On the Chief’s desk just slightly off center was a stack of, my guess, 300 sheets of paper - the Municipal Resources Inc. (MRI) report that was just sent to the officials involved for their review and comment. The report is scheduled to be released to the public on January 29. On the other side of the desk was a bound computer printout, the budget summary. Chief O’Brion using the financial printout explained that his budget works out to be $83,000 per month. The printout is generated monthly and has to be manually updated to keep track of all the purchase orders that he generates to run the police department between printouts.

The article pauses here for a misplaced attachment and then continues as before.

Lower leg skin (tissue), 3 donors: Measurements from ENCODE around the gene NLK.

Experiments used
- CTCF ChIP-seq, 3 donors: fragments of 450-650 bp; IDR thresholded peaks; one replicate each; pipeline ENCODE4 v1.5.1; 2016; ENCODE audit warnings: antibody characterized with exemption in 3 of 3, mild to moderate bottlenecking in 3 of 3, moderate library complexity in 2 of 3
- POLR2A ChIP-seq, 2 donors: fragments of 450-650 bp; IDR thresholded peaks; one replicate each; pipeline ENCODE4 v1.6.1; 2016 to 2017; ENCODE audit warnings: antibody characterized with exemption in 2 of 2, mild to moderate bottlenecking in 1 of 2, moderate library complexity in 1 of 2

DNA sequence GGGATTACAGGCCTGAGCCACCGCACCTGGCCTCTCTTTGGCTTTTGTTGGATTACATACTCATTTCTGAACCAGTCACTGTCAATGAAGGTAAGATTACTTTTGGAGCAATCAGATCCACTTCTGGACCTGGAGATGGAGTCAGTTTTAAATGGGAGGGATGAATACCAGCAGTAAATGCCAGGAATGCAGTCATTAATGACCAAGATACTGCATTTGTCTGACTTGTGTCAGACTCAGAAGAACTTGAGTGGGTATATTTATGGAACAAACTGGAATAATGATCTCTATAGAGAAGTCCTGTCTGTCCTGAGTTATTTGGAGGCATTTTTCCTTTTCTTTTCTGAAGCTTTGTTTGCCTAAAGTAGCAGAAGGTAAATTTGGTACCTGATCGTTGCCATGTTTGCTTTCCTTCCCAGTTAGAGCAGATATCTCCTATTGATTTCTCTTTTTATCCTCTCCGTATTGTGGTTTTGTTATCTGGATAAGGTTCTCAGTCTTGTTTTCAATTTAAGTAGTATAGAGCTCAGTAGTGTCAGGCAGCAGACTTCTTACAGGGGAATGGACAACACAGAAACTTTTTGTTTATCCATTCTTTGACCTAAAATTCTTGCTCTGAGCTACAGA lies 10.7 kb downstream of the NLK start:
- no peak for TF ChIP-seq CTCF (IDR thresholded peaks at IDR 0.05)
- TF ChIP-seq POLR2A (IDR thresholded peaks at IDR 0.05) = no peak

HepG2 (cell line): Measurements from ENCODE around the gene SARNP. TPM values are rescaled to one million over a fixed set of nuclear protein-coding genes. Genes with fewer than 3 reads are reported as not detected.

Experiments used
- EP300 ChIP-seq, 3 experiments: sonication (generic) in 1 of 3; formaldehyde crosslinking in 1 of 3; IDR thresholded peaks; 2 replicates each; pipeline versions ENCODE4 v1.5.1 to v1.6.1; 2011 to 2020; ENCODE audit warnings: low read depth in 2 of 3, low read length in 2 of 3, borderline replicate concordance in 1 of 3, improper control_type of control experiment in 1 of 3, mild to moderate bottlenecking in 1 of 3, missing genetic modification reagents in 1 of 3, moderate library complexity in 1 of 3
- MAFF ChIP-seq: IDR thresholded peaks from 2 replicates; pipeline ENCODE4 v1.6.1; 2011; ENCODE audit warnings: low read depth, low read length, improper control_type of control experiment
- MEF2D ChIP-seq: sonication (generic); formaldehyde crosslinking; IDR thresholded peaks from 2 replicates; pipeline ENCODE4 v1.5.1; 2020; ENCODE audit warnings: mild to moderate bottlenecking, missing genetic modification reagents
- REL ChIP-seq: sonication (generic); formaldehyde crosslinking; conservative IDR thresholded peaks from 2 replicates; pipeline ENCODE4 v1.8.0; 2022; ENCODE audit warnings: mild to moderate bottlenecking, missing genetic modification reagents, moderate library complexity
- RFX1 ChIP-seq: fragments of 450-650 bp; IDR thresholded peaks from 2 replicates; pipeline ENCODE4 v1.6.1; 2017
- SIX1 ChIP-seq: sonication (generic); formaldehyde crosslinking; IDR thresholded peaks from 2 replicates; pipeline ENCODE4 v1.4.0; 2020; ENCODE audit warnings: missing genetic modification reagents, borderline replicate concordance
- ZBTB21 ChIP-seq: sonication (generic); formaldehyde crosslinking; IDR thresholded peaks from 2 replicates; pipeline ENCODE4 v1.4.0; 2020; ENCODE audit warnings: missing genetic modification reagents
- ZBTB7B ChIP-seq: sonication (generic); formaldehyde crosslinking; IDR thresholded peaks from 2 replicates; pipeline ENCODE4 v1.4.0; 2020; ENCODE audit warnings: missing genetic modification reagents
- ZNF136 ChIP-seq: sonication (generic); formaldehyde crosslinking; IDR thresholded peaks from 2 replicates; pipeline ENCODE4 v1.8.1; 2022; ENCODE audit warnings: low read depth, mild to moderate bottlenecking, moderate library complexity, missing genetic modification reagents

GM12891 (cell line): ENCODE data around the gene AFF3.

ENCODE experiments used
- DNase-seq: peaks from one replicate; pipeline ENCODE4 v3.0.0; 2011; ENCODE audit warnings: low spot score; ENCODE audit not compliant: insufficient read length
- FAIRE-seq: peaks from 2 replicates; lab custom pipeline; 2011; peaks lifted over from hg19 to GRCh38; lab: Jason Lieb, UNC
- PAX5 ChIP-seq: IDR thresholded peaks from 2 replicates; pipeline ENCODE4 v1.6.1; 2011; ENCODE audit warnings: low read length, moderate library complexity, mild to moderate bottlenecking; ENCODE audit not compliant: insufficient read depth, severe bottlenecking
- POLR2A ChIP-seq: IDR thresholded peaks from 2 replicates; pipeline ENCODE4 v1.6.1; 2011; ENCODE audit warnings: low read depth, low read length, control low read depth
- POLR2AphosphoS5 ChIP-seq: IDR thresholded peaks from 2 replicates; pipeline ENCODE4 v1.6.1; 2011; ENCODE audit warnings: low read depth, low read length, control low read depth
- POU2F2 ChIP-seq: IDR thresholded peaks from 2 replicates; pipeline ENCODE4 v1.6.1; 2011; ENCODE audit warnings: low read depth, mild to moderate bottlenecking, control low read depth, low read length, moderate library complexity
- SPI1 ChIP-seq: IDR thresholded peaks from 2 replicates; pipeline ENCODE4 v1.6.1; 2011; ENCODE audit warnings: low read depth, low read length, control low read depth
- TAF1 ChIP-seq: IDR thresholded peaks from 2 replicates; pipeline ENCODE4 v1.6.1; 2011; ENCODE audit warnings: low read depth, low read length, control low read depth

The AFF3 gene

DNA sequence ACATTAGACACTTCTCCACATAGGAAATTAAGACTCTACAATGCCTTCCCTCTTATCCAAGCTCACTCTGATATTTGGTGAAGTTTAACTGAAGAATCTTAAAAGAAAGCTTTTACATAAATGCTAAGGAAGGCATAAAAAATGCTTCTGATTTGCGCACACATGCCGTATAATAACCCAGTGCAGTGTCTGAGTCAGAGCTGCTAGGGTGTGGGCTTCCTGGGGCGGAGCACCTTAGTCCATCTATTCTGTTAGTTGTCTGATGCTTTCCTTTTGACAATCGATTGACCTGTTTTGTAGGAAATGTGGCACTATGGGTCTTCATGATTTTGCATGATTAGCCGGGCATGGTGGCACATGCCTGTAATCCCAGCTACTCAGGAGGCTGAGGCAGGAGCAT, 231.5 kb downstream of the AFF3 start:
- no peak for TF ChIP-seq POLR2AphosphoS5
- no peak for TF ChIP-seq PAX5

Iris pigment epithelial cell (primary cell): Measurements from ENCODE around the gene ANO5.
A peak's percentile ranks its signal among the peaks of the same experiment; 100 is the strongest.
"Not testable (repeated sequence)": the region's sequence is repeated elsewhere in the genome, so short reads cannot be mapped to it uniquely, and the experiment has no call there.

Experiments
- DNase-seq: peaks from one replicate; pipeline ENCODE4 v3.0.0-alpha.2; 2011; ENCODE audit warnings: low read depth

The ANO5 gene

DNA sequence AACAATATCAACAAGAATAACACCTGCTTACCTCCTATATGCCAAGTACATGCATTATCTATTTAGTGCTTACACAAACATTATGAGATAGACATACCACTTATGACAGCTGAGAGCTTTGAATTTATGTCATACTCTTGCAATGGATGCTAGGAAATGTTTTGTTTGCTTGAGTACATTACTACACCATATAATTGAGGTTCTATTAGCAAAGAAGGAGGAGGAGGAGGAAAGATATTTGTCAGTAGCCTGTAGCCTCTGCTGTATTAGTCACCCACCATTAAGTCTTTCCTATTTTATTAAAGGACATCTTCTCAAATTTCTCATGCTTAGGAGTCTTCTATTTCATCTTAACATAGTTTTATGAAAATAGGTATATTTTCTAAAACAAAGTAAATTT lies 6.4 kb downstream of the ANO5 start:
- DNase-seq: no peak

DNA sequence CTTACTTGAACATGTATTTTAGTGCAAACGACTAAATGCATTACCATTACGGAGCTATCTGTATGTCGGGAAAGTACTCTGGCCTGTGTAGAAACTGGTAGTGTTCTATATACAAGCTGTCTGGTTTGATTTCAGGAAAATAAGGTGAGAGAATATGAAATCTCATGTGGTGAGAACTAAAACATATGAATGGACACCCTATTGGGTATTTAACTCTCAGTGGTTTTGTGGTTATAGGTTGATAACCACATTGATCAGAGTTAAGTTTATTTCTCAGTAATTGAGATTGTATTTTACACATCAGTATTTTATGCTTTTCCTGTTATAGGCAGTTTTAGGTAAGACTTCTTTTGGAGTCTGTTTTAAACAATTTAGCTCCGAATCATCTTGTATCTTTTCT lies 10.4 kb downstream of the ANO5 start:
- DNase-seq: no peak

Stopping there, the Chief was asked, “Isn’t the problem not as much about the amount of money and how the purchase order were written to avoid the Litchfield town required bid process?” We left the discussion about the amount of $79,442 from our January 11 story that had come from the budget committee minutes on the table and returned our focus to the process of how the money was spent. On December 18, the excess according to the Chief, was reported to him as $108,950 and the Selectmen liaison to the Police Department, George Lambert, directed him to spend the excess. Under what is referred to as SB2, the legislation that the Town of Litchfield operates under, as do many other towns, all departments have bottom-line spending ability, that is they can change which budget line item the money comes from to spend it in a different direction, as long as the department head’s spending doesn’t exceed that gross appropriation for that department and follows the guideline for moving line-item expenses as established by either the voters or the selectmen.